Next, we were Opp for THW reserve seats in parliament for aboriginals. I don't like ones like this, because I don't know enough about Canadian gov yet, but it's the basic rigged election/morality aspects you focus on. The guys we debated against were good speakers, but the judge said their points were repetitive (rather than 3 distinct points, they overlapped). They focused on the harm done to the natives in the past, and the compensation needed. Then they talked about the current prejudices, and their inability to get appointed now. We took that to our advantage, and pointed out that by proposing this bill, they are definitely implying that they are unable to get appointed now, and the natives are insulted (if they are not implying that, then what is the purpose of proposing the bill?). We also talked about tension between other races, and how we've been unfair to Germans and Japanese during WWII. Then we went on about the point of democracy is nobody has a guaranteed seat, and it's representations of views, not races, that counts. We won, 79 to 77. Comments included "solid clash came too late in the round on gov whereas opp dealt well with gov's case easily."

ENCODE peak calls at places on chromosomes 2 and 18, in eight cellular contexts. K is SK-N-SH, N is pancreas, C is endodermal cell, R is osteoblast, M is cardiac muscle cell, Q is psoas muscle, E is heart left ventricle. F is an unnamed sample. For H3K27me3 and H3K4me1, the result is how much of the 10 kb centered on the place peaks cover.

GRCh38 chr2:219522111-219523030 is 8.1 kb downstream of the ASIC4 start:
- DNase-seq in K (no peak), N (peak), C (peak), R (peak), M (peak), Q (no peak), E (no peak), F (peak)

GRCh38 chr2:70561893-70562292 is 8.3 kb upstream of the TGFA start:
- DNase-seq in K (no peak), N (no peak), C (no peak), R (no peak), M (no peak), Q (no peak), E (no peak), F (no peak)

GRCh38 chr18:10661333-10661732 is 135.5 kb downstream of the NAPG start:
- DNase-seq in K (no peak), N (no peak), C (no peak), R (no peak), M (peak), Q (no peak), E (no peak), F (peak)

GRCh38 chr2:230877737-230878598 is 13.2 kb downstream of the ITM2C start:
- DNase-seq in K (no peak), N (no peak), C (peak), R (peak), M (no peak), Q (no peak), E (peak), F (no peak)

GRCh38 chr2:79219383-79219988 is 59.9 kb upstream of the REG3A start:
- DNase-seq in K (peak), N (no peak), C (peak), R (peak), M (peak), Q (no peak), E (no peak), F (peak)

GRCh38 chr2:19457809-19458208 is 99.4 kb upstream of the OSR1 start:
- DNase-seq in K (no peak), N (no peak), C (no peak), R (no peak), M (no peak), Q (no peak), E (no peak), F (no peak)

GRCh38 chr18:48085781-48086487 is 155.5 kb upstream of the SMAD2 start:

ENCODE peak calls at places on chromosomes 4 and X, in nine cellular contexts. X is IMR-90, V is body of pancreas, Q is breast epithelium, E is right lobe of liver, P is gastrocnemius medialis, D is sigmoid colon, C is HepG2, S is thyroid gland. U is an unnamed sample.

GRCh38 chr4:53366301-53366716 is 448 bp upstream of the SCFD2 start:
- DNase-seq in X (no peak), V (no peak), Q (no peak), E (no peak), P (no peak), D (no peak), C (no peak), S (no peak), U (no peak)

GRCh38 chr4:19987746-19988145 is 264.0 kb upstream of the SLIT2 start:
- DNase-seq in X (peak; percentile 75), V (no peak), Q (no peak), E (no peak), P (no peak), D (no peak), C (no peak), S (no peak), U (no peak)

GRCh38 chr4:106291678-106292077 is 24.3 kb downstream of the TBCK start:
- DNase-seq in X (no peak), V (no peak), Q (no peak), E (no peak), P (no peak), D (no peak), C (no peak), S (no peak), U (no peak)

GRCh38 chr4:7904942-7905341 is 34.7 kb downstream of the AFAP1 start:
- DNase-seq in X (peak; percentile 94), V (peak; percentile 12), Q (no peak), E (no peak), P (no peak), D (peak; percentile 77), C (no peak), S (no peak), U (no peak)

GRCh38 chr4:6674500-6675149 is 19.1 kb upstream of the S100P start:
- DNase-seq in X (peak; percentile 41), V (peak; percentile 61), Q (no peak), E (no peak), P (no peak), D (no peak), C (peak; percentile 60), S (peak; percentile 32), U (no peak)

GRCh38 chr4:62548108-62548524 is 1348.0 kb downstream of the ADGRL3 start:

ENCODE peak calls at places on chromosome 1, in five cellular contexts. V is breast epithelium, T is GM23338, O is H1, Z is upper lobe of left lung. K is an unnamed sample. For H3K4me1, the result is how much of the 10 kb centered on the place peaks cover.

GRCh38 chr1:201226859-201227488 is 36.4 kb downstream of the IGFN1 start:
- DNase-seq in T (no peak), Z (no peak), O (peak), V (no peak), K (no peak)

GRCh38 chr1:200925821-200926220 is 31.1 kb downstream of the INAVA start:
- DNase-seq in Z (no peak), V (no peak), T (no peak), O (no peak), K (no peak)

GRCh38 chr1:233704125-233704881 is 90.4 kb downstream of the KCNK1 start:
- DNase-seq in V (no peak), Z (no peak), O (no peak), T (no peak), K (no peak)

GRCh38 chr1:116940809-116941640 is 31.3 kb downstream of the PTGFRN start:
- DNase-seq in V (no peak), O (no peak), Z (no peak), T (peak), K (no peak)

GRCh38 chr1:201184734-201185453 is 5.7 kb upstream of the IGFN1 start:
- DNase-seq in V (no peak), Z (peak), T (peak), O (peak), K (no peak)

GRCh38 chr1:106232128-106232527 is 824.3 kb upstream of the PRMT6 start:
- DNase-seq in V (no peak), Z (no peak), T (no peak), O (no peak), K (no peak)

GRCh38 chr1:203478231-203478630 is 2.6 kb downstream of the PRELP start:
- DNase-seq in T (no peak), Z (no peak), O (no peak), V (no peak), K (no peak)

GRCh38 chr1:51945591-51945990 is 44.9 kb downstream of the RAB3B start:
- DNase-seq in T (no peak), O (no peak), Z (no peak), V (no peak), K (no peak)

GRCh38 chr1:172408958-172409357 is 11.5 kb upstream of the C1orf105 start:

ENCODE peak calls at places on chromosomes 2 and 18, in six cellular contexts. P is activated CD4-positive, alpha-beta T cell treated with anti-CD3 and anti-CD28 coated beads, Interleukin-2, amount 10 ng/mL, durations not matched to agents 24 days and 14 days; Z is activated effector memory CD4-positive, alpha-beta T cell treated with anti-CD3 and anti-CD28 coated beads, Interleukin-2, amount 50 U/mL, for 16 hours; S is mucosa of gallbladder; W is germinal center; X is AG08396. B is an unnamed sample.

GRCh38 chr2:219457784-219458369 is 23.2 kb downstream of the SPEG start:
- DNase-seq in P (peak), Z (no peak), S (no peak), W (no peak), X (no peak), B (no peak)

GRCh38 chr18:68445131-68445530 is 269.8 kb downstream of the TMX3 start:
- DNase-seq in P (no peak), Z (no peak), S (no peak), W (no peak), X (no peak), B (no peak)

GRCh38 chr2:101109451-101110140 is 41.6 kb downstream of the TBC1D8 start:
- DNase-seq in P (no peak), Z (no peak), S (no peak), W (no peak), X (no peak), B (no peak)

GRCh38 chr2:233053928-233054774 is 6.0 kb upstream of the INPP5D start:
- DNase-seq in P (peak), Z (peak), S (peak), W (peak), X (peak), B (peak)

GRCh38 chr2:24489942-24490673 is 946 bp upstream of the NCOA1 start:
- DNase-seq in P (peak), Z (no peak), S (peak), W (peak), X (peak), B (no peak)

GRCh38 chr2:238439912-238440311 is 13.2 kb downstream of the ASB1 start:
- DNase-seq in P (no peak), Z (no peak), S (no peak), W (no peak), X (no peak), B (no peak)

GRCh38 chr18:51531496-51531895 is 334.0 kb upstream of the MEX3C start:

At this point we thought we were doing well. Our competition was getting harder, which, because the meet was bracketed, meant we were doing decent to good. Then we received the resolution for gov (prop) THW boycott the Olympics in China. I'd done this resolution tons of times, but always on opp. Furthermore, when I was madame speaker for North American championships, I watched David Miko and Justen Russell (who went on to win North American championships) debate this as opposition, and they kicked proposition butt. I really had no idea the best route to take. We headed upstairs to start prepping, and in walked... you guessed it.... David Miko and Justen Russell. I froze. I knew their opposition case for this was foolproof- I'd seen it as an impartial judge. I was actually so anxious, I forgot to take off my converse, which I had been wearing around, and switch to heels, until halfway through my debate.